Tag Archives: definitions

Delayed Cerebral Ischemia (Definition)

DEFINITION:

 

Delayed Cerebral Ischemia:

Focal (hemiparesis, aphasia, hemianopia, or neglect) or global (2 points decrease on GCS) neurological impairment lasting for at least 1 hour and/or cerebral infarction, which:
▪ Is not apparent immediately after aneurysm occlusion
▪ Is attributable to ischemia
▪ Is not attributed to other causes (i.e. surgical complication, metabolic derangements) after appropriate clinical, imaging, and laboratory evaluation

 

Cerebral infarction:

Presence of cerebral infarction on CT or MR scan of the brain within 6 weeks after SAH, or on the latest CT or MR scan made before death within 6 weeks, or proven at autopsy; that is:
▪ Not present on the CT or MR scan between 24 and 48 hours after early aneurysm occlusion
▪ Not attributable to other causes such as surgical clipping or endovascular treatment
▪ Not due to a nonischemic lucency related to a ventricular catheter, intraparenchymal hematoma, or brain retraction injury

 

Reference:

Francoeur, Charles L. and Stephan A. Mayer. “Management Of Delayed Cerebral Ischemia After Subarachnoid Hemorrhage”. Critical Care 20.1 (2016): n. pag. Web.

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Reflection Coefficient

Movement of solutes across the blood brain barrier depends on the reflection coefficient of the solute.  Reflection coefficient is defined as the selectivity of the blood brain barrier to a particular substance.  Molecules with a reflection coefficient of 1 are excluded by the blood brain barrier.  As shown in the table below, sodium chloride is effectively “reflected back” or excluded by the blood brain barrier compared to the other osmotic compounds listed.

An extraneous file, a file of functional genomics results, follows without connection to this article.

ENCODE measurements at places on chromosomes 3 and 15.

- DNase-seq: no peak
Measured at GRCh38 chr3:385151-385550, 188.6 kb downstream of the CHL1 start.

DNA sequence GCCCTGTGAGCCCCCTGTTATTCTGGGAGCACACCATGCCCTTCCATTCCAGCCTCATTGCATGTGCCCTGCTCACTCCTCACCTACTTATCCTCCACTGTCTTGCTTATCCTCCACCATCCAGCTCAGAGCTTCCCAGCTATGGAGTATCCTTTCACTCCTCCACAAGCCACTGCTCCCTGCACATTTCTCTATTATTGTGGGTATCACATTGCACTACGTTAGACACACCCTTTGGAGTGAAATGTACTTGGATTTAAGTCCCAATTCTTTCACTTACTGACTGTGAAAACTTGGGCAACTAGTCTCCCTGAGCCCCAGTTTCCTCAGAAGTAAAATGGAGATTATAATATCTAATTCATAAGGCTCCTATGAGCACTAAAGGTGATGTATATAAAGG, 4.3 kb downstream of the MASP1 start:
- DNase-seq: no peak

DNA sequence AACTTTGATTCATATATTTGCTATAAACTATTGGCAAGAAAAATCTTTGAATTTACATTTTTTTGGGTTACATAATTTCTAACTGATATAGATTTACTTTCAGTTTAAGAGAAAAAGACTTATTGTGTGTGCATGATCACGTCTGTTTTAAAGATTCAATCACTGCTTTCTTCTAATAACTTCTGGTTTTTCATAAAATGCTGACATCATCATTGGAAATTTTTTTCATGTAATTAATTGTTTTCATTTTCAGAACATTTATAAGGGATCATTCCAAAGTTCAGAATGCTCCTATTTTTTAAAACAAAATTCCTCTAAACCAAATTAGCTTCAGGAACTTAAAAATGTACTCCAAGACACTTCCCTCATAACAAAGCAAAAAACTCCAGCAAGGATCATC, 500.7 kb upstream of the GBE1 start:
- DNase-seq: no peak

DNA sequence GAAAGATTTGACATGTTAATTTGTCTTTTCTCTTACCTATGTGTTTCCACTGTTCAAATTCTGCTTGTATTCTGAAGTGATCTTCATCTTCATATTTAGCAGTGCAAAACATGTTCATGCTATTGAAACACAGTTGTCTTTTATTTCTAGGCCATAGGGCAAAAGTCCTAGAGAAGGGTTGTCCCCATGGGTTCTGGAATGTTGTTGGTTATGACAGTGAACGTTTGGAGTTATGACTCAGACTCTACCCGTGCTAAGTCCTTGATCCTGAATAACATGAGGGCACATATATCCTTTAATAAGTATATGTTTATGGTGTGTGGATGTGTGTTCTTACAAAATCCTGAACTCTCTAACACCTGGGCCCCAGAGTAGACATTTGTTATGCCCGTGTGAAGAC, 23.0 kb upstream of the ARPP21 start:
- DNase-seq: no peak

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Reference:

Qureshi, Adnan I. and Jose I. Suarez. “Use Of Hypertonic Saline Solutions In Treatment Of Cerebral Edema And Intracranial Hypertension”. Critical Care Medicine 28.9 (2000): 3301-3313.

Definitions for ICU Infections

Bloodstream infections – (+) blood cultures without evidence of a separate primary source

UTI

  • ≥10,000 CFUs, or
  • (+) urinalysis (i.e. (+) leukocyte esterase or nitrate or >5 WBC/mL) and ≥1000 CFU.

Pneumonia

  • new infiltrate on CXR and (+) sputum culture or change in respiratory status (increased ventilator support or oxygen requirements)

Sinusitis – purulent nasal discharge with corresponding CT imaging

Ventriculitis – (+) CSF culture

CDAD – diarrhea with (+) C. difficile toxin PCR

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Reference:

Halvorson, Karin et al. “Procalcitonin Is A Poor Predictor Of Non-Infectious Fever In The Neurocritical Care Unit”. Neurocritical Care (2017).  Epublished.

Semantic Paraphasia

meaning of the word is related to that of the intended word

6 different types:

 

  • Coordinate semantic paraphasias  – same category (tiger for lion)
  • Associate semantic paraphasias – related but not the same category (shoe for foot)
  • Superordinate semantic paraphasias – replaces specific with generalized (fruit for pear)
  • Subordinate semantic paraphasias – replace target word with one that is more specific (rose for flower)
  • Part-whole semantic paraphasias – replace the whole with the part (finger for hand) or part with the whole (leg for foot)
  • Visual semantic paraphasia – replace word with another word that shares same visual features (knife for nail)